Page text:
Casa da Guiné

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Casa da Guiné
IndustryInternational trade
FateDissolved
SuccessorCasa da Índia
Founded1443
Defunct1503 (1503)
Headquarters,
Area served
Portuguese Empire
Key people
Manuel I of Portugal

The Casa da Guiné (English: House of Guinea), later known as the Casa da Guiné e Mina and also referred to as the Portuguese Guinea Company, was a state-run Portuguese commercial institution, whose tasked with the management of the Portuguese Empire's economic interests and colonization in West Africa, particularly on the Gulf of Guinea, on the Gold Coast, and on the Slave Coast.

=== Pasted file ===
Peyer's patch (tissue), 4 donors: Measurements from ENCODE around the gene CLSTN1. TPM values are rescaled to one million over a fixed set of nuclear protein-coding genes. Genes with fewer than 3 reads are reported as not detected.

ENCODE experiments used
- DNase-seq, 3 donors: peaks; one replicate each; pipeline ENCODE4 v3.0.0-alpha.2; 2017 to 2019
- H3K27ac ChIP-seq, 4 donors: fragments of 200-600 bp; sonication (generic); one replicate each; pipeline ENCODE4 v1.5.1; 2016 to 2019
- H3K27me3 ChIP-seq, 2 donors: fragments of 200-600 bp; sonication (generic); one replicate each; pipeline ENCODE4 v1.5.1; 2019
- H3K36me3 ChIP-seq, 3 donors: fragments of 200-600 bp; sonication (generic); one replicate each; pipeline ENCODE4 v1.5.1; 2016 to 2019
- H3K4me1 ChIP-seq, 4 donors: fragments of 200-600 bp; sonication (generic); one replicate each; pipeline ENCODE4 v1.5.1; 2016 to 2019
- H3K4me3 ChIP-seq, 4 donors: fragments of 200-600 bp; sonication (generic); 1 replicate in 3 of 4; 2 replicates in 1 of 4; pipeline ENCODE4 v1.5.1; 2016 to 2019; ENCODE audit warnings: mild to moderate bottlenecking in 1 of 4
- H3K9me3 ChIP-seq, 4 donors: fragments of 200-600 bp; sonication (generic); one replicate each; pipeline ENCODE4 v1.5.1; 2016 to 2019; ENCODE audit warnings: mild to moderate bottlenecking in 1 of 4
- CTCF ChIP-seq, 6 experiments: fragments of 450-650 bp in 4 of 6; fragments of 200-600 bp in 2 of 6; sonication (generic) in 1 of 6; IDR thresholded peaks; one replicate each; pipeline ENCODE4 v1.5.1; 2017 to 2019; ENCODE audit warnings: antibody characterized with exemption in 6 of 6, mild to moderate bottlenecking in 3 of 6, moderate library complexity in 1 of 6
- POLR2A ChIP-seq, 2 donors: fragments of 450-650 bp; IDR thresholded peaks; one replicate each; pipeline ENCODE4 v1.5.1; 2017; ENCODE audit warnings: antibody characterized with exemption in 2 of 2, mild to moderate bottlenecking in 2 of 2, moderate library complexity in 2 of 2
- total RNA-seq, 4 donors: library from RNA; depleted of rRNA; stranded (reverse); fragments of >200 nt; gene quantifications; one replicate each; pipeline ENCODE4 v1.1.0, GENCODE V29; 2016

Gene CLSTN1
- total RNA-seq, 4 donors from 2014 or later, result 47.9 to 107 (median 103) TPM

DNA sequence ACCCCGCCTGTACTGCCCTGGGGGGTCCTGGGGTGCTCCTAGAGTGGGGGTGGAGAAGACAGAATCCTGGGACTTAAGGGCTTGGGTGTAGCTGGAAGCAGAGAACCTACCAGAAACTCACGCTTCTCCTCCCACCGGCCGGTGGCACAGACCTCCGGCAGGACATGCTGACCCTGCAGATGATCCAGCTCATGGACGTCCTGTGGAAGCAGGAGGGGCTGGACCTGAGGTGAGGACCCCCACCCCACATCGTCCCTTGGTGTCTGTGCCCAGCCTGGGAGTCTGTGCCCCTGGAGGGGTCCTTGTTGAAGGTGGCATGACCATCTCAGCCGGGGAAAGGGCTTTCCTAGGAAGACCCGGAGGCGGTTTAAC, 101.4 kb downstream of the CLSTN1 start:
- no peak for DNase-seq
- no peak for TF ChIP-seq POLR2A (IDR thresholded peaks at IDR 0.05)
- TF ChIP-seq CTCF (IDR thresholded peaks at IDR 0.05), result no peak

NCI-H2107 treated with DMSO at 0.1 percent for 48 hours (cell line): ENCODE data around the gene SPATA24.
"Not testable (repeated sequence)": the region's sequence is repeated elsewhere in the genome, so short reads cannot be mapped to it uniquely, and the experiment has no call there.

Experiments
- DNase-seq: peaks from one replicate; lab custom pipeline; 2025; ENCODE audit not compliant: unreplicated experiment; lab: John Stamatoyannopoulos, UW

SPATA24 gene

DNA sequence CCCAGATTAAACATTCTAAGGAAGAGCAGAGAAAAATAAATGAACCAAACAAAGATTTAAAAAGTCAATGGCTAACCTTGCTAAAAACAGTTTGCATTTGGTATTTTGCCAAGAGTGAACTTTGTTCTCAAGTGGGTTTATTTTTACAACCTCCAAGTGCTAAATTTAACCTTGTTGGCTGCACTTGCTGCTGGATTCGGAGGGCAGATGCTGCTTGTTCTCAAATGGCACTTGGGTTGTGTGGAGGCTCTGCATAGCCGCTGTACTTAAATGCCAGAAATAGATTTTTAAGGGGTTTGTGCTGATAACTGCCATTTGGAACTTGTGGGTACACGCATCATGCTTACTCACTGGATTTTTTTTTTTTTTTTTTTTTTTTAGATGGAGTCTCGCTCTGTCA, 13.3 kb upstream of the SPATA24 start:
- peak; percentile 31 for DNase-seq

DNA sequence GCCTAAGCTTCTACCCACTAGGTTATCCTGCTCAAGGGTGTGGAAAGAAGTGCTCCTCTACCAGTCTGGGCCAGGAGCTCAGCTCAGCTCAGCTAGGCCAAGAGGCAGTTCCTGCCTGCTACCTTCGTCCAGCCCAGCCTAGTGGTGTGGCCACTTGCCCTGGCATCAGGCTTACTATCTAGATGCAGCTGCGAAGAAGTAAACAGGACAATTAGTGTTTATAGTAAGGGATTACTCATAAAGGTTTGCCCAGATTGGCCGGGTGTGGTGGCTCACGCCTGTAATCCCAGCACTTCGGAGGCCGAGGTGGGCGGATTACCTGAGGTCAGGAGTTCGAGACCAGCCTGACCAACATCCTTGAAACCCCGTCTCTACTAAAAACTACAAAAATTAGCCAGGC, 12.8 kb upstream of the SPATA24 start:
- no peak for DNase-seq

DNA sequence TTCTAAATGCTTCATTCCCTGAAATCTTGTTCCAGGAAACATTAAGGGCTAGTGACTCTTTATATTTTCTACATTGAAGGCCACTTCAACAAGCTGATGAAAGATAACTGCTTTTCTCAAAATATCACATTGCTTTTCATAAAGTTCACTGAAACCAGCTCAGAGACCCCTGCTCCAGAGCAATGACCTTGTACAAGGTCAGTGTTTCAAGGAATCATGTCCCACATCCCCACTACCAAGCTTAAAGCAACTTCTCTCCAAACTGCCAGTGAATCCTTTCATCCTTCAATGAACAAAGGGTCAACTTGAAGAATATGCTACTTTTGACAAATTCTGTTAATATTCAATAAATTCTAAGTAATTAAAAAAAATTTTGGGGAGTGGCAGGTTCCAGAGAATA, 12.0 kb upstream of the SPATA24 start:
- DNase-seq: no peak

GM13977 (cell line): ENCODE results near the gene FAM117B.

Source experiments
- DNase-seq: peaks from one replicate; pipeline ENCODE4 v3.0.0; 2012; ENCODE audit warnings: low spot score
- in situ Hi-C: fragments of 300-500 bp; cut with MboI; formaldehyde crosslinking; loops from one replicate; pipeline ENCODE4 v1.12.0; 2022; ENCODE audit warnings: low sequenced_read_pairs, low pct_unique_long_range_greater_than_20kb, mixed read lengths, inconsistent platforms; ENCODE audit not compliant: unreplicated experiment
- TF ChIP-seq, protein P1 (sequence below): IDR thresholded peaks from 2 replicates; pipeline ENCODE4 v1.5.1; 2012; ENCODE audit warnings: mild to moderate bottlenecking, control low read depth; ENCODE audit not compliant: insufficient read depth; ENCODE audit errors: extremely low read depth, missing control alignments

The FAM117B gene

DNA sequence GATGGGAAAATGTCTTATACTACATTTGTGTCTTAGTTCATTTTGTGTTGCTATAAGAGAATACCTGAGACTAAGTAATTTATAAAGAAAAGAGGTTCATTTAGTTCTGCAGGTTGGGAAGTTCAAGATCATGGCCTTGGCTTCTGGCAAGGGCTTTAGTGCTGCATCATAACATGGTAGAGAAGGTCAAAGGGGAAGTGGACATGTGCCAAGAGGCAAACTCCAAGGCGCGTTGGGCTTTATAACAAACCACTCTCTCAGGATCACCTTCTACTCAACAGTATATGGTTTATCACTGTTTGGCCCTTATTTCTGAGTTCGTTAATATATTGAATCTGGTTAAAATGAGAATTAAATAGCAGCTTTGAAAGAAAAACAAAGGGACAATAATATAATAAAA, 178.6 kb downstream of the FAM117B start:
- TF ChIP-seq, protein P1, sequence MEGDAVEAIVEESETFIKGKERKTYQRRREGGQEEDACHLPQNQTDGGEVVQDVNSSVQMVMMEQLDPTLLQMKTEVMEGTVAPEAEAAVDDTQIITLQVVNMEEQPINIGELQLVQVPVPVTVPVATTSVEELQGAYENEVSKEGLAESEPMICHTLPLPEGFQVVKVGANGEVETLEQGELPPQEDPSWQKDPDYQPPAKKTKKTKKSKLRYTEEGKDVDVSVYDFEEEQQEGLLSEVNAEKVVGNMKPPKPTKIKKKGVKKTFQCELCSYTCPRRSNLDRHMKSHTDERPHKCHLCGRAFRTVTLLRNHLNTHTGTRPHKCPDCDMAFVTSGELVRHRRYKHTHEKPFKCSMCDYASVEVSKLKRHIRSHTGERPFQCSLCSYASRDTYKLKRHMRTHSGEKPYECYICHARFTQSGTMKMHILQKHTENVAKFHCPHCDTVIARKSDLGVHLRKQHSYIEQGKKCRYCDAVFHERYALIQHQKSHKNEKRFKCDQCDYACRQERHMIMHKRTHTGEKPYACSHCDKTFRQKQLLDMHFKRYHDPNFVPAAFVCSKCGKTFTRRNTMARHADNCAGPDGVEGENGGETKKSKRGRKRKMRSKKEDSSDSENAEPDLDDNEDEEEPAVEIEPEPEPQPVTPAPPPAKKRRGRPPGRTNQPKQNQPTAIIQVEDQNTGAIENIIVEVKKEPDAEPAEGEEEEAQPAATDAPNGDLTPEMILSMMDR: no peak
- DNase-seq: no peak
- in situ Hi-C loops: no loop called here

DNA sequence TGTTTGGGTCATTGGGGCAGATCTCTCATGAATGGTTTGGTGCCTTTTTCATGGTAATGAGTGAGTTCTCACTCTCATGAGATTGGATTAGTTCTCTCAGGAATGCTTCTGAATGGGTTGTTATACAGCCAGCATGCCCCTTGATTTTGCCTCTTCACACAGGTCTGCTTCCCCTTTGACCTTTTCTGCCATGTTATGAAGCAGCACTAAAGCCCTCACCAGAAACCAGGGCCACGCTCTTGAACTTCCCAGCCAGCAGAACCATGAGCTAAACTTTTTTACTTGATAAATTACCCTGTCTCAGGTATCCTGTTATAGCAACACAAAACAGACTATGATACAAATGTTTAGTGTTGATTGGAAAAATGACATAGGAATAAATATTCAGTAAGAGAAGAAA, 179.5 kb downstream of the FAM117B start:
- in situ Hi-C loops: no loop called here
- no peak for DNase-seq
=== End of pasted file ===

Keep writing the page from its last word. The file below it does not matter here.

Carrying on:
History[edit]

Founded in 1443, during the Age of Discoveries, under the auspices of Prince Henry the Navigator, the Casa da Guiné would later be absorbed into the Casa da Índia in 1503.

Operations[edit]

It monitored and enforced the Crown's monopoly, coordinated voyages, maintained warehouses, fixed prices, and performed other roles associated with the Spice trade.

See also[edit]

References[edit]